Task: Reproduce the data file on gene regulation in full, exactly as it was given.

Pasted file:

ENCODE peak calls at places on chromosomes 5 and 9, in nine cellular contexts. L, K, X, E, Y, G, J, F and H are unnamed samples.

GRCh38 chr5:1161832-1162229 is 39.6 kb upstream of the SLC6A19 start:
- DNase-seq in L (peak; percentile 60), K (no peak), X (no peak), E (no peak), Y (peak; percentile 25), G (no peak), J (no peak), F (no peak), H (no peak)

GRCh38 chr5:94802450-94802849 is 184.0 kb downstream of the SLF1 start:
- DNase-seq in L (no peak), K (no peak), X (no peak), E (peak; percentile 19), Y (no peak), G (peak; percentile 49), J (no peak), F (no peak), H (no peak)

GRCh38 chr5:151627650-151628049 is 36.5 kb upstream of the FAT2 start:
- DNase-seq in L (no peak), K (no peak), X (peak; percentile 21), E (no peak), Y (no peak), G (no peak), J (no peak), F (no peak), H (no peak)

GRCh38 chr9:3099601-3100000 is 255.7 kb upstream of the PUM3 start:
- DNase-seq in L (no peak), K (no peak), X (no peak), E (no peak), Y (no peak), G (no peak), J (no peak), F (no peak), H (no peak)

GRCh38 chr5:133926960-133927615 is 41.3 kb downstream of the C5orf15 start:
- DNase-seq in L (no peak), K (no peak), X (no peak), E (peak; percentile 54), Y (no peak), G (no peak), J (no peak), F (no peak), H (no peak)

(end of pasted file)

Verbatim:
ENCODE peak calls at places on chromosomes 5 and 9, in nine cellular contexts. L, K, X, E, Y, G, J, F and H are unnamed samples.

GRCh38 chr5:1161832-1162229 is 39.6 kb upstream of the SLC6A19 start:
- DNase-seq in L (peak; percentile 60), K (no peak), X (no peak), E (no peak), Y (peak; percentile 25), G (no peak), J (no peak), F (no peak), H (no peak)

GRCh38 chr5:94802450-94802849 is 184.0 kb downstream of the SLF1 start:
- DNase-seq in L (no peak), K (no peak), X (no peak), E (peak; percentile 19), Y (no peak), G (peak; percentile 49), J (no peak), F (no peak), H (no peak)

GRCh38 chr5:151627650-151628049 is 36.5 kb upstream of the FAT2 start:
- DNase-seq in L (no peak), K (no peak), X (peak; percentile 21), E (no peak), Y (no peak), G (no peak), J (no peak), F (no peak), H (no peak)

GRCh38 chr9:3099601-3100000 is 255.7 kb upstream of the PUM3 start:
- DNase-seq in L (no peak), K (no peak), X (no peak), E (no peak), Y (no peak), G (no peak), J (no peak), F (no peak), H (no peak)

GRCh38 chr5:133926960-133927615 is 41.3 kb downstream of the C5orf15 start:
- DNase-seq in L (no peak), K (no peak), X (no peak), E (peak; percentile 54), Y (no peak), G (no peak), J (no peak), F (no peak), H (no peak)